1. Eric Kendricks was everywhere on the field. For a rookie linebacker in his fourth preseason game, he looks very comfortable both against the run and in coverage. He was used with the first team in the nickel package as the middle linebacker with Gerald Hodges receiving the start in the base, but Kendricks served as the backup middle linebacker with the second unit. The UCLA product recorded four tackles in 27 snaps. As much as Zimmer has mentioned how other defensive players haven’t cut it loose during the preseason, that hasn’t been an issue for Kendricks.
2. The running game struggled again without running back Adrian Peterson and center John Sullivan. It fared better later in the game when the third stringers were in the game, but Jerick McKinnon and Matt Asiata finished with 12 yards on nine carries. Despite the emphasis in practice on the running game, McKinnon’s longest run went for four yards. I still wouldn’t panic, however, considering the Vikings’ best player and best offensive lineman weren’t out on the field, but the Vikings didn’t improve in this area at all.
3. It’s starting to look more and more like the Vikings will keep six receivers on the 53-man roster. It’s a pretty good unit, too. We saw that Mike Wallace is still capable of taking the top off a defense when he caught a 39-yard deep ball from Bridgewater. It should ease any concerns fans may have had about the lack of receptions for Wallace, who had one catch for two yards prior to the Cowboys game. He finished with three catches for 50 yards.
Stefon Diggs had another impressive game on both offense, three catches for 49 yards, and on special teams with a 23-yard return. Cordarrelle Patterson didn’t have a target on 16 snaps, but he scored on a 107-yard kickoff return in the first half. The Vikings aren’t going to give up on a first round pick like Cordarrelle Patterson after two seasons, regardless of the growing pains he continues to go through as a wide receiver. Adam Thielen also didn’t have any catches on 16 snaps on offense, but he’s been reliable on both offense with the backups and special teams, where he had 16 snaps as well.
4. The penalties were a problem on every phase of the game. The Vikings were called on 11 penalties for 80 yards. It’s the most penalties the Vikings have been called for this preseason, and it’s a week after they were penalized just once against the Raiders last week. The penalties included a delay of game on backup quarterback Shaun Hill, a false start on left tackle Matt Kalil, a false start on offensive lineman David Yankey and 12 men on the field on punt return. These are all mental errors that could’ve been avoided but racked up 20 yards of field position for the Cowboys.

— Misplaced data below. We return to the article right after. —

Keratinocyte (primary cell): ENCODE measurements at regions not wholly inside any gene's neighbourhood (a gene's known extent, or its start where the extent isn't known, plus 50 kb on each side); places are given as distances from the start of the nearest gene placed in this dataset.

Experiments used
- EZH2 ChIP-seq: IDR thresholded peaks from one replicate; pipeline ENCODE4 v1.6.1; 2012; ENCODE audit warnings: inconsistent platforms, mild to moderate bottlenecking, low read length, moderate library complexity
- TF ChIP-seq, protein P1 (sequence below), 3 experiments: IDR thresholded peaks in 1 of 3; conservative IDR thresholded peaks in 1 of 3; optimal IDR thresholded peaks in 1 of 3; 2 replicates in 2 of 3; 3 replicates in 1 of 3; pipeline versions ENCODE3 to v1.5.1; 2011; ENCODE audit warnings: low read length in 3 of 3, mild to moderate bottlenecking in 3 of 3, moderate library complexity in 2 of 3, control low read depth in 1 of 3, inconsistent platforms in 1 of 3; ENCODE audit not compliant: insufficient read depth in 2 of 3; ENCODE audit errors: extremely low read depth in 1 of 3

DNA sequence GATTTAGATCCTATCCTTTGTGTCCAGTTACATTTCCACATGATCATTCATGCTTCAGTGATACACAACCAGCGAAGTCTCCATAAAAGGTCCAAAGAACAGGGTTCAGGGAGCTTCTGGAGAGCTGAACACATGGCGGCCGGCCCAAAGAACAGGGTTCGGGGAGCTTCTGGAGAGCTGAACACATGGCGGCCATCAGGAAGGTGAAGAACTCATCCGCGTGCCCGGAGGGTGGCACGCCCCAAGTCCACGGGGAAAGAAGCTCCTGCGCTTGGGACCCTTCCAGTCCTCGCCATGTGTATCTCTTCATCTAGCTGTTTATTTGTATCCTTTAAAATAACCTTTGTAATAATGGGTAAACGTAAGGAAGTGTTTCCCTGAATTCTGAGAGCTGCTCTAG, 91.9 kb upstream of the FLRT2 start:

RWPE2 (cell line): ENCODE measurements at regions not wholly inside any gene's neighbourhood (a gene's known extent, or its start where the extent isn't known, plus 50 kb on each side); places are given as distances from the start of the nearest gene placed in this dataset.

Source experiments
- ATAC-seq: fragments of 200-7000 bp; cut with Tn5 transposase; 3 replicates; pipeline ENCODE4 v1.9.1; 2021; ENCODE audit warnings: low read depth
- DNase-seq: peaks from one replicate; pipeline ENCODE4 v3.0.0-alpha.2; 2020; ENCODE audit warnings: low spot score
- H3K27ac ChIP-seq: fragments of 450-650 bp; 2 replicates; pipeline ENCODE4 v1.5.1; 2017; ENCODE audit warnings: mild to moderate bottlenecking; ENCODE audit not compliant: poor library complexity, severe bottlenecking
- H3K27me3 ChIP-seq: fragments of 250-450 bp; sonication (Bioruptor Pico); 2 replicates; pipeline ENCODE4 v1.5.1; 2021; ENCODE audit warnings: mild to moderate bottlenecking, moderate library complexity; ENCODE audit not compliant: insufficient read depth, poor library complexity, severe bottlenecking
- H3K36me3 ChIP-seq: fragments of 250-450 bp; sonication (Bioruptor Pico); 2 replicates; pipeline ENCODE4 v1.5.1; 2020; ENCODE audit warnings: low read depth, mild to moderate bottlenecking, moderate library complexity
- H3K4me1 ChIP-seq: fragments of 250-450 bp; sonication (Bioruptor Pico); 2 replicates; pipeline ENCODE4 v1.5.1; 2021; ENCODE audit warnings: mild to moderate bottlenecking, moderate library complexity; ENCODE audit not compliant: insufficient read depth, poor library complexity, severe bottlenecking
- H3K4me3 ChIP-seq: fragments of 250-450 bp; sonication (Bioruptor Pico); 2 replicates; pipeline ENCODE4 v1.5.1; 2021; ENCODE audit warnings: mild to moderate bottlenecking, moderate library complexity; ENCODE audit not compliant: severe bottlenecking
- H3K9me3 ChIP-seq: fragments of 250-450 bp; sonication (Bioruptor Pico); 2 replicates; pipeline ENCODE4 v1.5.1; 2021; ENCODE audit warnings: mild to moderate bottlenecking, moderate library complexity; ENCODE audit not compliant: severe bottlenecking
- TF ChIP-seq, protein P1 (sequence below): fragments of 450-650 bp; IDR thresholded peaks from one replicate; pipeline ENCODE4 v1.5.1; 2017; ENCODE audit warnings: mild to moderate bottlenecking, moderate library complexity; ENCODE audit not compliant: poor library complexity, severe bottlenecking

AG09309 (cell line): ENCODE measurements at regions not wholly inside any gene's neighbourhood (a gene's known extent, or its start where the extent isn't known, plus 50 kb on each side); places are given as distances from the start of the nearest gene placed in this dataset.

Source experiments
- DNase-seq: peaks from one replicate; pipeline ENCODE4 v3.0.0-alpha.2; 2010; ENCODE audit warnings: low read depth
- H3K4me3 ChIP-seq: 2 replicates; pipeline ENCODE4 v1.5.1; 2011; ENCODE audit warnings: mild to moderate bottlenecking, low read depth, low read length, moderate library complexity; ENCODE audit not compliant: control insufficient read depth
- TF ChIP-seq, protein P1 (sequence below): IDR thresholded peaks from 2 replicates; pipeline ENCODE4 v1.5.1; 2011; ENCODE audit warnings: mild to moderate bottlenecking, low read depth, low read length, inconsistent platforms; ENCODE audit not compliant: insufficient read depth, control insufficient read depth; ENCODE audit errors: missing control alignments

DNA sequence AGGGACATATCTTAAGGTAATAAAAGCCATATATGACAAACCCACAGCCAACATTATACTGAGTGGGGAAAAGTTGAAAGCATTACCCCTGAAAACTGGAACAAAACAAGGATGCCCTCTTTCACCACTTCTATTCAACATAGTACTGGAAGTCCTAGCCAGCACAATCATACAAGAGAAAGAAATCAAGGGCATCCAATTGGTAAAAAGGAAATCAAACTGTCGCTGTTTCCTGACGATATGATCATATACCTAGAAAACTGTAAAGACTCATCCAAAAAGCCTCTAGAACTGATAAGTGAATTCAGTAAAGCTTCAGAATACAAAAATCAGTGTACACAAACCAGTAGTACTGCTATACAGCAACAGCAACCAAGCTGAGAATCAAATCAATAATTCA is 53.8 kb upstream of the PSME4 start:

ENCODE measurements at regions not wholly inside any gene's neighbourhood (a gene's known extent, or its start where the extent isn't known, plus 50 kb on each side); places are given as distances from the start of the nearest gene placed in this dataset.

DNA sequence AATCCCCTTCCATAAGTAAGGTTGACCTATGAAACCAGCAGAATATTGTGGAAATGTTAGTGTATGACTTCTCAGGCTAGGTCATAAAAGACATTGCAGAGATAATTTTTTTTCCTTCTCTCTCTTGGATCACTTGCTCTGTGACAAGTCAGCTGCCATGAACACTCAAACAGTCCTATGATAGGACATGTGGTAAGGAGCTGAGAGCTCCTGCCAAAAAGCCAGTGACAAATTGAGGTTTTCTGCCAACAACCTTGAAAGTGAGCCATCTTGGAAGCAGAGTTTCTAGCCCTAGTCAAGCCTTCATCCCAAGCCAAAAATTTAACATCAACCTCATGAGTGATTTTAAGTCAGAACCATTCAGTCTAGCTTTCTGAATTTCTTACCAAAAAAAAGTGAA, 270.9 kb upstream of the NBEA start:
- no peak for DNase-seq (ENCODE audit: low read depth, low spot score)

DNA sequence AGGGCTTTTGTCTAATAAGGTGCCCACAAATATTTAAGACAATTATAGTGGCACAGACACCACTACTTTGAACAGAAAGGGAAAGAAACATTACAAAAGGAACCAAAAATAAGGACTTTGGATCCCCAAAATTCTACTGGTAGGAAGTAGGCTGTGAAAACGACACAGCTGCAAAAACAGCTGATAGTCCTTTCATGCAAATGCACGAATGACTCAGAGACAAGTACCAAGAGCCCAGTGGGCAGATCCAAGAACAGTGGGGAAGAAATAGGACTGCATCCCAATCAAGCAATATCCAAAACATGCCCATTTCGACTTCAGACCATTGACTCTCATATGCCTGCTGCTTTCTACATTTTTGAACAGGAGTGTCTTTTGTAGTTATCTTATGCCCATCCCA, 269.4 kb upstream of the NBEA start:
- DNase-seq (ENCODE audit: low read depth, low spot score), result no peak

5. Tom Johnson is a very valuable backup defensive tackle for this team. Sharrif Floyd had a good outing, but Johnson has performed very well throughout the preseason. He finished with a sack and two quarterback hurries. The Vikings are set up well at nose and three-technique tackle with Johnson and Shamar Stephen backing up Floyd and Linval Joseph.
ARLINGTON, TEXAS — Fans who were clamoring for a big play from Mike Wallace finally got what they were hoping for in tonight’s 28-14 win.
Midway through the second quarter, Teddy Bridgewater went to the line with a running play buzzed into his headset from the sideline. But as the quarterback started counting silver helmets, he determined there were too many Cowboys in the box. Time to call an audible.
Bridgewater switched to a pass play and backed up into the shotgun. Seeing that he had Wallace in single coverage, he took a shot downfield to his speedy wide receiver. The result was a 39-yard reception.
“It was a look where we wanted to run the ball at first but we had a bad look, so we just had to get out of the play,” said Bridgewater, who went 7-of-7 for 76 yards tonight. “A quarterback’s job is to get us into the right play.”
The chunk play, which set up a Vikings field goal, was one of three catches on the night for Wallace, who finished with 50 yards receiving.
But in the locker room, Wallace shrugged it off when a reporter asked him if it felt good for him to break through with his first bomb in purple.
“It’s preseason, man. It’s preseason, man,” he said. “We’ll take it. It’s a good way to get it started. But the season hasn’t even started yet, so it’s cool.”
Coach Mike Zimmer admitted that the Vikings came into the game with a plan to get a couple of touches. But the 39-yarder wasn’t in the script.
“I know everybody wants to see Wallace get a bunch of deep throws and so do I,” Zimmer said. “But it’s important for us to go through our progressions and make our reads and make the correct throws and that’s why [Bridgewater’s] completion percentage was 100 percent tonight, because he continues to do those things.”